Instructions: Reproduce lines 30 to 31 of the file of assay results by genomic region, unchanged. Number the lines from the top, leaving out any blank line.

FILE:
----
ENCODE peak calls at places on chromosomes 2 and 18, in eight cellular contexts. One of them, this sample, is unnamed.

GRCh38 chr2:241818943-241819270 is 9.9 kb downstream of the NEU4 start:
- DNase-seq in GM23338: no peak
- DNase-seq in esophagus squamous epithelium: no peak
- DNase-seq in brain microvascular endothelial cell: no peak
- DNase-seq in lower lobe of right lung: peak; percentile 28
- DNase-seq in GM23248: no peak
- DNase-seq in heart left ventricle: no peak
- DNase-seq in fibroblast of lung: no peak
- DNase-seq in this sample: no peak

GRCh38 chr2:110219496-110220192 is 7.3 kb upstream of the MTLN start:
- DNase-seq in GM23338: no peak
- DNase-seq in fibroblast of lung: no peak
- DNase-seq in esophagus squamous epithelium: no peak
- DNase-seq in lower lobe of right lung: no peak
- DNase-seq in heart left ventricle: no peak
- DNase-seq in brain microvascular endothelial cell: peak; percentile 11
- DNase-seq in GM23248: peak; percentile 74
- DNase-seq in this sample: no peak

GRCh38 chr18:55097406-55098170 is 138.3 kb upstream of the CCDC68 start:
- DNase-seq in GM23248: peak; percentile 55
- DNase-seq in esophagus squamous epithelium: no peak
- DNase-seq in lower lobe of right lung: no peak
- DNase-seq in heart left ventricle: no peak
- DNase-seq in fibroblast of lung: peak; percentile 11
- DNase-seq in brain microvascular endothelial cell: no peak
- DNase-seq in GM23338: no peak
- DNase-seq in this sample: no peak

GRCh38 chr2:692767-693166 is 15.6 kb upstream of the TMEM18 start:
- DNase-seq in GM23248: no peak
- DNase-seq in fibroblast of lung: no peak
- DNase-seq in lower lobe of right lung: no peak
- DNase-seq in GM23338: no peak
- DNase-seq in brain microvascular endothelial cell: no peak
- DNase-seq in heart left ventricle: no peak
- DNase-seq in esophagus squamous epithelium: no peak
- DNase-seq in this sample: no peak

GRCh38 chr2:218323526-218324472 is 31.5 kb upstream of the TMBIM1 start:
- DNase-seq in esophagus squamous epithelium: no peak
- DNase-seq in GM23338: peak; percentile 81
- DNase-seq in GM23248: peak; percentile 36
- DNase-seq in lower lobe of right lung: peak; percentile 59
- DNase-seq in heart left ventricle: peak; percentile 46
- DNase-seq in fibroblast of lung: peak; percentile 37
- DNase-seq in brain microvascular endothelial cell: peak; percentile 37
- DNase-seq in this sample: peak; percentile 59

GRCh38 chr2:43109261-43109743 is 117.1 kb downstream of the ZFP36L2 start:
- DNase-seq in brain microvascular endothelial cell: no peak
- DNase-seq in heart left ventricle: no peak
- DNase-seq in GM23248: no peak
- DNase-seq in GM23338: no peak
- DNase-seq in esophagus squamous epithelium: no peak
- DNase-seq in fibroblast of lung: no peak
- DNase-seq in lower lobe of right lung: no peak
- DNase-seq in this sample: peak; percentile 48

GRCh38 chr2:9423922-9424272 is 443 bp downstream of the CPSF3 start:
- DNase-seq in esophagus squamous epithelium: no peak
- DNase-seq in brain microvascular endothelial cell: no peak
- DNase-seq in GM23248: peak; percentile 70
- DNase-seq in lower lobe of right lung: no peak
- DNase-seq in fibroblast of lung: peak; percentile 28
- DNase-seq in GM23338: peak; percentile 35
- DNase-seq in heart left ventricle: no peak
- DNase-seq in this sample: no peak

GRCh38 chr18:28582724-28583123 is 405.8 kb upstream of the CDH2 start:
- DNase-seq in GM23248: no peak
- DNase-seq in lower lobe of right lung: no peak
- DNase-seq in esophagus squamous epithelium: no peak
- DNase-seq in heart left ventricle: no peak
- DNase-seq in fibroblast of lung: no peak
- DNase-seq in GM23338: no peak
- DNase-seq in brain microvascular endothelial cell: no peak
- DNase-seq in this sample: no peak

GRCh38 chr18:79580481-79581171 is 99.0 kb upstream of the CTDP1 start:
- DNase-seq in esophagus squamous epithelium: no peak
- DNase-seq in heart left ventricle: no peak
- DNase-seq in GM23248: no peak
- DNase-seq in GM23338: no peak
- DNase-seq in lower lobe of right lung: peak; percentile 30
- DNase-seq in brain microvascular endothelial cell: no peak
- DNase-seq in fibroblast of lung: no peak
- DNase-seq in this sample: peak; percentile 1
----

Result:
- DNase-seq in GM23248: no peak
- DNase-seq in fibroblast of lung: no peak